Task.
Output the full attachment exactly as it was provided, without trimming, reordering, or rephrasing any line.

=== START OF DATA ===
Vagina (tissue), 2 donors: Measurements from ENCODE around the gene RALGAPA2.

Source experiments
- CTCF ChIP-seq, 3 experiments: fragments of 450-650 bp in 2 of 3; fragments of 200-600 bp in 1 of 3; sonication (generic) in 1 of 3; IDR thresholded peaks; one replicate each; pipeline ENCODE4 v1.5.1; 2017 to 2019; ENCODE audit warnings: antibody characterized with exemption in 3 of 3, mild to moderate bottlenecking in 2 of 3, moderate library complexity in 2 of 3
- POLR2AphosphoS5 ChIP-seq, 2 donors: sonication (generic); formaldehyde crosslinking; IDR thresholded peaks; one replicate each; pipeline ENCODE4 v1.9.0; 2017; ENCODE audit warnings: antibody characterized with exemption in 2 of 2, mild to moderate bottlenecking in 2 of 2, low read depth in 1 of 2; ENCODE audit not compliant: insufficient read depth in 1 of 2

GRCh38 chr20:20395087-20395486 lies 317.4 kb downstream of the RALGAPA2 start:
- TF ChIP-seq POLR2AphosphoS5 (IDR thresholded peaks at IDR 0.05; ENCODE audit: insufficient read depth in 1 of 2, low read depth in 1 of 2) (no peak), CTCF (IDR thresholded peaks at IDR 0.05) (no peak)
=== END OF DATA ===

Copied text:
Vagina (tissue), 2 donors: Measurements from ENCODE around the gene RALGAPA2.

Source experiments
- CTCF ChIP-seq, 3 experiments: fragments of 450-650 bp in 2 of 3; fragments of 200-600 bp in 1 of 3; sonication (generic) in 1 of 3; IDR thresholded peaks; one replicate each; pipeline ENCODE4 v1.5.1; 2017 to 2019; ENCODE audit warnings: antibody characterized with exemption in 3 of 3, mild to moderate bottlenecking in 2 of 3, moderate library complexity in 2 of 3
- POLR2AphosphoS5 ChIP-seq, 2 donors: sonication (generic); formaldehyde crosslinking; IDR thresholded peaks; one replicate each; pipeline ENCODE4 v1.9.0; 2017; ENCODE audit warnings: antibody characterized with exemption in 2 of 2, mild to moderate bottlenecking in 2 of 2, low read depth in 1 of 2; ENCODE audit not compliant: insufficient read depth in 1 of 2

GRCh38 chr20:20395087-20395486 lies 317.4 kb downstream of the RALGAPA2 start:
- TF ChIP-seq POLR2AphosphoS5 (IDR thresholded peaks at IDR 0.05; ENCODE audit: insufficient read depth in 1 of 2, low read depth in 1 of 2) (no peak), CTCF (IDR thresholded peaks at IDR 0.05) (no peak)